Selbie's proposal is not without support, of course, and there is one very familiar voice backing the initiative:

Deborah Arnott, from Action on Smoking and Health, supports carbon monoxide tests on all pregnant women.

She said: “Women undergo a range of tests when pregnant, and testing for carbon monoxide should be one of them.

“It’s not just about smoking – some women were found to have high levels of carbon monoxide because of faulty heating in their homes.

"Most do quit smoking when they are pregnant but if they are finding it difficult they need help.”

I'm intrigued that Deborah is concerned about faulty heating (Action on Dodgy Heaters?) but it's her usual smoke and mirrors.

Whatever ASH might say, the PHE campaign has nothing to do with heaters or other sources of carbon monoxide.

It's all about smoking and poisoning people's minds against smokers, pregnant or otherwise.

Full report: Hospitals should 'test all pregnant women to find out if they smoke' in a bid to help them quit (Mirror).


Tonight's the night

Looking forward to the Public Affairs Awards in London tonight.

As I explained a few weeks ago, Forest has been shortlisted for 'Party Conference Reception of the Year'.

The event was Eat, Drink, Smoke, Vape. We've organised better parties but it attracted 500 guests and word got round. reviewed it as follows:

What it was: Forest and the Tobacco Manufacturers Association – the fags lobby.

Why people might not like them: For pushing cancer sticks.

The image they wanted to portray: If you want to pay to slowly poison your body for little discernible gain, then that's your choice. Also, you can vape now, which is less cool – but if we talk enough about that maybe you'll forget the cancer.

What the party was like: Actually really good. An upper-middle market bar packed to the gills with free booze, mini burgers, pocket ashtrays (a weird plastic wallet thing you can carry around) inscribed with the words "Say no to outdoor smoking bans", and leaflets about how "A once benign nanny state has become a bully state, coercing rather than educating adults to give up tobacco."

Entertainment: It was advertised as 'Eat. Drink. Smoke. Vape.' so like all good parties there were no frills beyond the amount of inebriants you could stuff in your body.

What the entertainment should have been: The same but with the film Breathless projected onto one of the walls, because that's hands down the best advert for smoking ever made.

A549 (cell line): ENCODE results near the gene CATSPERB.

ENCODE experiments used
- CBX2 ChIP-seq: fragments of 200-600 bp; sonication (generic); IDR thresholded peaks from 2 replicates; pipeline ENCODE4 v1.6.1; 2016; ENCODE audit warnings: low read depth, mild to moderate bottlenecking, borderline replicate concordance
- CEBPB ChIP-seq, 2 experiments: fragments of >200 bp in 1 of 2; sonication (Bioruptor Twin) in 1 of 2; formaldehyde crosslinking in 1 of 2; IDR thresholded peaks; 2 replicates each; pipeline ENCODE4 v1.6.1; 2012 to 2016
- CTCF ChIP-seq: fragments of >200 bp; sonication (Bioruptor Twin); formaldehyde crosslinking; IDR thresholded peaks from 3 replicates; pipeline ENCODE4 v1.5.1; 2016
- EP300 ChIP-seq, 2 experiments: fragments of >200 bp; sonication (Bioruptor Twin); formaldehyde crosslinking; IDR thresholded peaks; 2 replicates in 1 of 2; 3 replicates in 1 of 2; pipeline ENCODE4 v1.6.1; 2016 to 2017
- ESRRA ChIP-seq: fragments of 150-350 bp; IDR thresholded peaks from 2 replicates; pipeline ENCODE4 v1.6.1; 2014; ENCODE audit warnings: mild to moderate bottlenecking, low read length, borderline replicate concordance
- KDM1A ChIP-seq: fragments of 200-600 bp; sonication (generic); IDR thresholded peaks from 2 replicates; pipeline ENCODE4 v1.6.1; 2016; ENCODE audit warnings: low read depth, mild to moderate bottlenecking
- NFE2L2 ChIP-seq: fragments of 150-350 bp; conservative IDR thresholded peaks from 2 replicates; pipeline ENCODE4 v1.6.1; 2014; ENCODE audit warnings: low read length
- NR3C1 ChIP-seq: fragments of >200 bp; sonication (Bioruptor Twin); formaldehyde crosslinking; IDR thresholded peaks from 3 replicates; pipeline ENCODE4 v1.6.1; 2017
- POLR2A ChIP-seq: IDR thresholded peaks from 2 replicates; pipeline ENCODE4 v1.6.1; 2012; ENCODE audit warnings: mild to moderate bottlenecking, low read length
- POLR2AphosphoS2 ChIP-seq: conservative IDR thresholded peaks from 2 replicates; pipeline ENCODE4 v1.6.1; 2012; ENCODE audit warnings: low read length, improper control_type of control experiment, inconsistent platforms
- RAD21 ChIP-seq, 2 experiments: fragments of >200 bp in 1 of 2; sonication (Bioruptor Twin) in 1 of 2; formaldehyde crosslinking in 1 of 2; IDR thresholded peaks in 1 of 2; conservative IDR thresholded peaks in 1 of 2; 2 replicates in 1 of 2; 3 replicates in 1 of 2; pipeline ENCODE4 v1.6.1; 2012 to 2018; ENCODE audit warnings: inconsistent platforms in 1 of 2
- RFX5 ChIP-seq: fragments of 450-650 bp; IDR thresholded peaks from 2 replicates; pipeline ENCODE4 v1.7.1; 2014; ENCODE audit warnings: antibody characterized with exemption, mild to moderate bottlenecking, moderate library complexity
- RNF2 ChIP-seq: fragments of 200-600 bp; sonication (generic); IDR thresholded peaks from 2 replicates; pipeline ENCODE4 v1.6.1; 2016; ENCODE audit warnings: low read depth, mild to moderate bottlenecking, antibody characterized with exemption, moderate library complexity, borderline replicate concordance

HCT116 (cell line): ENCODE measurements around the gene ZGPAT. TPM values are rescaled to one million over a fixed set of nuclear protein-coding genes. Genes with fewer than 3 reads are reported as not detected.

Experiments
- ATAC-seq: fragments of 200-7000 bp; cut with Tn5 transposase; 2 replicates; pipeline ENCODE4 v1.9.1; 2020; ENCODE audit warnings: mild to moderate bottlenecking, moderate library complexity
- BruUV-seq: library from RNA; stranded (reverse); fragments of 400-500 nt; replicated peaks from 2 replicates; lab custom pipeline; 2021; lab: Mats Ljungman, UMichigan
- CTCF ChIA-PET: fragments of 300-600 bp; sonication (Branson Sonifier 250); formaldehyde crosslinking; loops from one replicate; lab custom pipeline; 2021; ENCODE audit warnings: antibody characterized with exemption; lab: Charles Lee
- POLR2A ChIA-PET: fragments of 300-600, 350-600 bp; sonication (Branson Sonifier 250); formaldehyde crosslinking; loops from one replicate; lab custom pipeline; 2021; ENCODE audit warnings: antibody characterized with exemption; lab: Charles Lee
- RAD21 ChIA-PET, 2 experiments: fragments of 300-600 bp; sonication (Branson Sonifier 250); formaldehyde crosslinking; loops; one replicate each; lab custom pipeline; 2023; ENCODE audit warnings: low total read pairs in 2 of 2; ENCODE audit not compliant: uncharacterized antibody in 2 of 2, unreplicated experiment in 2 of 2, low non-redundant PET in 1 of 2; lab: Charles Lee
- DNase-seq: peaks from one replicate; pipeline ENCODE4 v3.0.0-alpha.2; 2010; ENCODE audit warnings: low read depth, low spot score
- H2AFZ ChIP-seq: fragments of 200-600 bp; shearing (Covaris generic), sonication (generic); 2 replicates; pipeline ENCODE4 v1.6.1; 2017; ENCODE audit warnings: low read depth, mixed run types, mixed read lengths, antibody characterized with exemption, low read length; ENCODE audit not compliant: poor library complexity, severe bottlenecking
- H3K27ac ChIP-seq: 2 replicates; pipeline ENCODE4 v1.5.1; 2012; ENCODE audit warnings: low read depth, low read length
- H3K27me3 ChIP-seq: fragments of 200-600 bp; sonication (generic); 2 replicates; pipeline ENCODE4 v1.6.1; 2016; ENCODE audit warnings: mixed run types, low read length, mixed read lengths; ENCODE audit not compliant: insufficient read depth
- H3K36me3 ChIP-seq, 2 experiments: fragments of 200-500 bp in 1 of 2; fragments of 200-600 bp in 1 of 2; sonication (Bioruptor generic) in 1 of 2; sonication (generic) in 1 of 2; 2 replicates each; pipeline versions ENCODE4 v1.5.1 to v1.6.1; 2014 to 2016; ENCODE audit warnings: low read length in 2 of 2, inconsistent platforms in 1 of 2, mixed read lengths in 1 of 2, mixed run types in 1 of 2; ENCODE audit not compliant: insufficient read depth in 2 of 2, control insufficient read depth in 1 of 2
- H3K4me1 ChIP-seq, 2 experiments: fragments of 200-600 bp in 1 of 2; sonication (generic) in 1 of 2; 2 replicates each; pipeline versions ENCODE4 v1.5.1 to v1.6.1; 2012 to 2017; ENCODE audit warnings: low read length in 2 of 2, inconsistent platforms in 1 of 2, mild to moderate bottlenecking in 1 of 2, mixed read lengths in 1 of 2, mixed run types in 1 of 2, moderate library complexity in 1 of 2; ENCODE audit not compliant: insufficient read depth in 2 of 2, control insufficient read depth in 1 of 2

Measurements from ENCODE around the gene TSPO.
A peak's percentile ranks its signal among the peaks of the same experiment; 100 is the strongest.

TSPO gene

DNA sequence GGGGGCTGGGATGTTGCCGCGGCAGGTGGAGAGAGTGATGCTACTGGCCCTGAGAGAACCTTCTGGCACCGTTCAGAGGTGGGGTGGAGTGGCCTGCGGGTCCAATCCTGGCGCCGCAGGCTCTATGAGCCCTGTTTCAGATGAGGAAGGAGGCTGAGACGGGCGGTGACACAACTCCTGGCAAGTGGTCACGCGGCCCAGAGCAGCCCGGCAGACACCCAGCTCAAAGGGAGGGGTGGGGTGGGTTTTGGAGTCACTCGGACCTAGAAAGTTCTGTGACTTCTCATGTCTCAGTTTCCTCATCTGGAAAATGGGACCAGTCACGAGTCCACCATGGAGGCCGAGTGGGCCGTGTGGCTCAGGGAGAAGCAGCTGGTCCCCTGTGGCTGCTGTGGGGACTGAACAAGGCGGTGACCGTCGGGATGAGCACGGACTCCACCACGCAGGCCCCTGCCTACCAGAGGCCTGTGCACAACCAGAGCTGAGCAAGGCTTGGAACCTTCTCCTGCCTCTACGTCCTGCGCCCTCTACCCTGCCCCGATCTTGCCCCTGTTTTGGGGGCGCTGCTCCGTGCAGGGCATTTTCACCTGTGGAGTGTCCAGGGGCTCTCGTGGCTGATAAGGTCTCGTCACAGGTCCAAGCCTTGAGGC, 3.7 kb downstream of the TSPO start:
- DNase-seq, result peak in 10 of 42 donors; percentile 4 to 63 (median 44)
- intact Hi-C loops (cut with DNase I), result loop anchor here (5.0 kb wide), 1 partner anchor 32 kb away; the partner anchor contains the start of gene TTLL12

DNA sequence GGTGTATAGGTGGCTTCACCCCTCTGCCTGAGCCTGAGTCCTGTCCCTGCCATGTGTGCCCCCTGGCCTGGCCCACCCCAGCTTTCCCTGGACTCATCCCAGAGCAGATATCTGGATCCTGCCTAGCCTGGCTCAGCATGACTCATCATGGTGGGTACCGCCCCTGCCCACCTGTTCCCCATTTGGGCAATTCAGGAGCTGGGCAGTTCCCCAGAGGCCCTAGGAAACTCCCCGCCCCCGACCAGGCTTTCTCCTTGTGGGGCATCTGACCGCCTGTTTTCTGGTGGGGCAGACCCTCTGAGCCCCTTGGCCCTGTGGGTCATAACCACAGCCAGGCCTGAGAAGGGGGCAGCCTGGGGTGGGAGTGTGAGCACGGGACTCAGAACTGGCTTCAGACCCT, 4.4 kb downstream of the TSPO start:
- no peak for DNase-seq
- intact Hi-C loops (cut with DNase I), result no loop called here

If I was a politician, would I be convinced by this? Yeah, this was a convincing a case for freedom to chose. Almost as convincing as talking to a doctor about why you shouldn't smoke.

Seriously, that was a good review compared to the same journalist's comments on other receptions:

Heathrow and Gatwick Airports: Heathrow sponsored a party in the "sky bar" of a hotel that I failed to blag my way into, but if previous form is anything to go by, I'm going to assume [it was] "very boring". At both the Labour and Conservative conferences Heathrow erected an airport-style lounge, ie places people hate being, to promote themselves. I also briefly went to a Gatwick reception at the Labour conference, where people were crowding into a stuffy room to hear somebody mumbling quietly about airports. The booze had run out so I didn't stay long.

Association of British Bookmakers: The absolute classic, mate – a room full of people drinking wine and eating canapés. You get to take your picture with some Scottish football trophies, which would maybe be a big deal to some Scottish people.

British Association of Shooting and Conservation: A drab, half empty hotel room where people pawed at tepid goujons and talked about the best type of shotgun with which to murder wildlife.

See We did a bar crawl of the Tory conference's parties (

Venue for tonight's black tie event is the Park Plaza Riverbank Hotel in London and the host is Sky News' presenter Kay Burley. If we win it will be a miracle but whatever happens I will keep you posted!

Update: No, Forest didn't win Party Conference Reception of the Year. It won by The Enterprise Forum.

The other disappointment was the absence of Kay Burley. We got one of her lesser known colleagues which rather summed up the event which was enjoyable enough but lacked star quality.